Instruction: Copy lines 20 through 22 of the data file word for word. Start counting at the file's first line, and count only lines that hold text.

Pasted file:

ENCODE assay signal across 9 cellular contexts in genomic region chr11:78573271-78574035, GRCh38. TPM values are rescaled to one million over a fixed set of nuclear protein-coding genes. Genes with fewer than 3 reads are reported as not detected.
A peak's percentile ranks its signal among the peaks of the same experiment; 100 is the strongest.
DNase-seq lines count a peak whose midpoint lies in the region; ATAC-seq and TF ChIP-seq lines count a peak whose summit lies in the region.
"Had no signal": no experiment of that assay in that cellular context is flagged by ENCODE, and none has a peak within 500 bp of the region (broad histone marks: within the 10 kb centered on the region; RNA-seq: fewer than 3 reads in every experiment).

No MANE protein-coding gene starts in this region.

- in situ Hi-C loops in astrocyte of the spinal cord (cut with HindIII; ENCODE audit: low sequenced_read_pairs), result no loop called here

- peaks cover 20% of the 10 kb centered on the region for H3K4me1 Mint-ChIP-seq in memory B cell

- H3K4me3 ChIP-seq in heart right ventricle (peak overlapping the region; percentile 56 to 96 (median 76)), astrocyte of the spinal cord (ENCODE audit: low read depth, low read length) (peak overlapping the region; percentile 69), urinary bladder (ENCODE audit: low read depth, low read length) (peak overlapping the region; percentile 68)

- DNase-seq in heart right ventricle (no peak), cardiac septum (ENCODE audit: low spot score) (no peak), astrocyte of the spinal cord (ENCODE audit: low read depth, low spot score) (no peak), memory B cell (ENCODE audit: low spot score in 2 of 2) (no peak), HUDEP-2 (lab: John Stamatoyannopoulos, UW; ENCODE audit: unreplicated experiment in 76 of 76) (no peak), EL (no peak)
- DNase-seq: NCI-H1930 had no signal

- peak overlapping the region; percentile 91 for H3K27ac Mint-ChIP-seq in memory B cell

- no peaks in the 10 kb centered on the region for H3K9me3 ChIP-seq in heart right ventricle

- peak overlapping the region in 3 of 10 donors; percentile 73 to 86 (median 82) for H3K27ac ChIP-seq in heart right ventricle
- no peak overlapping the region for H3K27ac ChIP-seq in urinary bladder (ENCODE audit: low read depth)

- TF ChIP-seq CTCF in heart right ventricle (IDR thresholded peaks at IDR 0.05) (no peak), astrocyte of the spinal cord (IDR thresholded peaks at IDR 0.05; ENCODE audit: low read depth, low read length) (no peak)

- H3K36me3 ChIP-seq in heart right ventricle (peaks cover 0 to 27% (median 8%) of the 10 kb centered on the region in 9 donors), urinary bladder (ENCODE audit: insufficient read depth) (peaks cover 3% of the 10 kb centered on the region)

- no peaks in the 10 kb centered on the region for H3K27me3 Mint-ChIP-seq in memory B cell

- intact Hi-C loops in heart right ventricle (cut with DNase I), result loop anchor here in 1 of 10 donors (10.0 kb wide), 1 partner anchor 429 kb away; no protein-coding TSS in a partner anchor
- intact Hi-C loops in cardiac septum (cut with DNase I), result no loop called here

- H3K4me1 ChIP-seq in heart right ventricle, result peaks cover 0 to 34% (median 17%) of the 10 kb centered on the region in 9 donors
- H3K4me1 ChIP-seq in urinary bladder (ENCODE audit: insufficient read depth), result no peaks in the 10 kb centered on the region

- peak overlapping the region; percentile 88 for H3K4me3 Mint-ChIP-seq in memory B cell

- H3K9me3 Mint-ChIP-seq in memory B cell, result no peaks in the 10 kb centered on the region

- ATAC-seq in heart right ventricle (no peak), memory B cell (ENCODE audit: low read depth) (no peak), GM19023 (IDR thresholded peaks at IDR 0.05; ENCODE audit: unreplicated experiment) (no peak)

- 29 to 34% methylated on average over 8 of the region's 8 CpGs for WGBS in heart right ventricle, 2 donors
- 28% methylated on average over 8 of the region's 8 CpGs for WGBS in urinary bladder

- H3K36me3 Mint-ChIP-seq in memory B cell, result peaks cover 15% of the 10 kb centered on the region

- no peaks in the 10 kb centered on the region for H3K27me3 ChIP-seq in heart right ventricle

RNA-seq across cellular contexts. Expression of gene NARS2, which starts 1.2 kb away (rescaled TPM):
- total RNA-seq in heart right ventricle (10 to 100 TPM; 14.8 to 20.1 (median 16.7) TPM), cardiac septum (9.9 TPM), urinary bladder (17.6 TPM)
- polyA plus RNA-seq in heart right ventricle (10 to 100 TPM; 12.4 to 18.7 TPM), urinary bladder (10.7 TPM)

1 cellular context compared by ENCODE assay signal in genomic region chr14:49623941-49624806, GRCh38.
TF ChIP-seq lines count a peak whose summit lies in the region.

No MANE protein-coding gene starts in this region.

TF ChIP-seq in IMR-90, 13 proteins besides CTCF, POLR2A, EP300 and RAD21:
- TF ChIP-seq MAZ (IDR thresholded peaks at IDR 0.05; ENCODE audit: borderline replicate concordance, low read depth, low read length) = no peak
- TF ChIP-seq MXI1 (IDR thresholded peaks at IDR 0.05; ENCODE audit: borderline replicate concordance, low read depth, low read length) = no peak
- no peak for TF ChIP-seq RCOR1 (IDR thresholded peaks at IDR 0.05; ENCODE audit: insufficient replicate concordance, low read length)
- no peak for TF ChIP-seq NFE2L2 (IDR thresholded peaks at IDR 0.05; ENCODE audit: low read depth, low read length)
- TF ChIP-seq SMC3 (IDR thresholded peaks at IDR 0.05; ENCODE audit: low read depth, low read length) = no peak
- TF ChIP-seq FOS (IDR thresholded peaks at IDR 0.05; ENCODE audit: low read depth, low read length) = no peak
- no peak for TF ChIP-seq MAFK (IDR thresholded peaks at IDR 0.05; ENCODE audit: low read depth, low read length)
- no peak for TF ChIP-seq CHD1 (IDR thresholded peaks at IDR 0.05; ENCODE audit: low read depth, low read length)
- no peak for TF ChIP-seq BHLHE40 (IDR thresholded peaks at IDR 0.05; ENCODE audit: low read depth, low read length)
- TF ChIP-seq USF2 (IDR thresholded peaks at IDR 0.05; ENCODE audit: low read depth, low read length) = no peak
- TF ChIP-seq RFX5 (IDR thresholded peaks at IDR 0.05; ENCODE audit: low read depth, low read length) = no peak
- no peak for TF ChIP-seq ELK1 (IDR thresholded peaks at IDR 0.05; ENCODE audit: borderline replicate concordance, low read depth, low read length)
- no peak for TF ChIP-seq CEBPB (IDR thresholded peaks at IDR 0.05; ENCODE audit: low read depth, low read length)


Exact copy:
- H3K4me1 ChIP-seq in heart right ventricle, result peaks cover 0 to 34% (median 17%) of the 10 kb centered on the region in 9 donors
- H3K4me1 ChIP-seq in urinary bladder (ENCODE audit: insufficient read depth), result no peaks in the 10 kb centered on the region

- peak overlapping the region; percentile 88 for H3K4me3 Mint-ChIP-seq in memory B cell